I cannot help but quoting this great excuse for my not doing BQSR. I do not have definitive dbSNP for parasites.
- You should definitely not run base quality score recalibration without a dbSNP reference. BQSR works as follows:
- 1) Run through all mapped reads looking for reads mismatching the reference genome at a position not listed in dbSNP. (GATK assumes that mismatches that occur in dbSNP are real variations that are being sequenced correctly, and mismatches that aren’t in dbSNP are sequencing errors. This is a decent approximation for statistics like these.)
- 2) Compute statistics on where these mismatches occur (i.e. do they occur near the ends of reads, do they occur in certain dinucleotide pairs, do they occur on bases with low quality scores, etc.)
- 3) Using the statistics gathered above, the quality scores for all bases in your reads are rewritten with new empirical quality scores. To give an example, take the set of all CT dinucleotides with quality 20 at read position 10. A quality score of 20 indicates a 1/100 chance of error. But let’s say these dinucleotides actually only mismatch the reference at a rate of 1/500. This would mean their ’empirical’ score is a higher value than the quality score reported by the machine, and so the quality score for those bases is overwritten with a higher score (27, in this example).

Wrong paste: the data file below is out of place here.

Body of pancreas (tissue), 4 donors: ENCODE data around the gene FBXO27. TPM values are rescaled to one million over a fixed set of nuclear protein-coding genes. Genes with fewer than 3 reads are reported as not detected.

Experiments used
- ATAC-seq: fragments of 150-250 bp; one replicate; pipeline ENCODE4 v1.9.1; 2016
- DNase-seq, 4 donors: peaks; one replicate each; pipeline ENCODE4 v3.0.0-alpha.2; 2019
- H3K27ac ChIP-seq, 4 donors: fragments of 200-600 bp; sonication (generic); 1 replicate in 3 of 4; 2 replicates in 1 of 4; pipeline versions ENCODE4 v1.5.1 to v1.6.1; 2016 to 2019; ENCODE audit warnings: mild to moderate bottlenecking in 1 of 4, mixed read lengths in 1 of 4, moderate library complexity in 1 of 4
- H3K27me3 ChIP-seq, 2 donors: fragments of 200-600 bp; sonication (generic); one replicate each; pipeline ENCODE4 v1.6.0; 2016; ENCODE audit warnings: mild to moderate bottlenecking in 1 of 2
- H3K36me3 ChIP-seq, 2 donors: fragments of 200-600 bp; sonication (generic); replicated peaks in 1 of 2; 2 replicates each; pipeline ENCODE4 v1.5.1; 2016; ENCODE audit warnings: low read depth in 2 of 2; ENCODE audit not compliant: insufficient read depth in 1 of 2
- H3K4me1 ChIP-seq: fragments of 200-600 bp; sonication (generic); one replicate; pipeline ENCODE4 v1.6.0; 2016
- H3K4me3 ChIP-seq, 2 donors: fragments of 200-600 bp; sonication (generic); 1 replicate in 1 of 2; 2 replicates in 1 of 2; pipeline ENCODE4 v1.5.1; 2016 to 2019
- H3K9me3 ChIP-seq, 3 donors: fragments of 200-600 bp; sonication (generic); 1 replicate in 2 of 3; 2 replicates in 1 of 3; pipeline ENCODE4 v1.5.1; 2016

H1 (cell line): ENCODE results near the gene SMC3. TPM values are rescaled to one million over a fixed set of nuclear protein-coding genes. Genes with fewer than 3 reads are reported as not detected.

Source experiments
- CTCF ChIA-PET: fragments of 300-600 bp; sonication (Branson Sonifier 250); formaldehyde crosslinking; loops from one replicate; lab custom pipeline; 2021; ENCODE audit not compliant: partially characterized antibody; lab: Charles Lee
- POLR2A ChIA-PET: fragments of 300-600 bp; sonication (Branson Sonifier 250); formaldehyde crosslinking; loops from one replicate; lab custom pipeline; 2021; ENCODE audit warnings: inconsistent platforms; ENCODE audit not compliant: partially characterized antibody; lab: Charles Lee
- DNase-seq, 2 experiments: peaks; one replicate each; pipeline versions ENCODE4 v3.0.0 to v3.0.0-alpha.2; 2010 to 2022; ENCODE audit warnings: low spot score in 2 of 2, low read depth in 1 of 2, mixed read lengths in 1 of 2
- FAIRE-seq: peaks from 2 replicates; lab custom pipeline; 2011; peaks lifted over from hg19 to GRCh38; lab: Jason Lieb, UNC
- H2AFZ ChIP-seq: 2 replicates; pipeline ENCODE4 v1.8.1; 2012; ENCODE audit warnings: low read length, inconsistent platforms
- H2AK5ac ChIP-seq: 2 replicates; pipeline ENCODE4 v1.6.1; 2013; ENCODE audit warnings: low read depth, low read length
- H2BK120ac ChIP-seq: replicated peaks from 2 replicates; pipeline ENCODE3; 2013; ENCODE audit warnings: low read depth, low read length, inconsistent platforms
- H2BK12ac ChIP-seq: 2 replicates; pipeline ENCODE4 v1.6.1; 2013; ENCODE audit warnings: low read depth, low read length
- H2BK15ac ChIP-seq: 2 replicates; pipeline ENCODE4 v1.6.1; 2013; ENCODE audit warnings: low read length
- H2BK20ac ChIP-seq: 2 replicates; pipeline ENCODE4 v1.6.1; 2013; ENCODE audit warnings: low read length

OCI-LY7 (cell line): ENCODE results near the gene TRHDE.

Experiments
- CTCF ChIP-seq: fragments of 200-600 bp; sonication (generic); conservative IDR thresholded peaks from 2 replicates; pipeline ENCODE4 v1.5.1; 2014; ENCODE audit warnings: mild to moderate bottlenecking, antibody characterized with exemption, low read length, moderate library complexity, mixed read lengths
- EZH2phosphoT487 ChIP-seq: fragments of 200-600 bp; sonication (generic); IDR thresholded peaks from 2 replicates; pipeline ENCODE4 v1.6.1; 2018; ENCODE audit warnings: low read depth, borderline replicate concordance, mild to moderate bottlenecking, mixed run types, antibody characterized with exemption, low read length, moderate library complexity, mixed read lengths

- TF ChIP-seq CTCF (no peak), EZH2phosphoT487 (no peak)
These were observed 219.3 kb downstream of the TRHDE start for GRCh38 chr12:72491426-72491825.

- Basically, this process serves to eliminate systemic biases in quality score assignment from sequencers. It’s quite helpful, but it’s absolutely dependent on having an accurate database of polymorphisms for your organism. If you don’t have that database, GATK can’t tell the difference between polymorphisms and sequencing errors, and so it’ll assume all mismatches are sequencing errors, which will cause it to assign incredibly low quality scores to all your bases. This will ruin all downstream analysis. Don’t do it!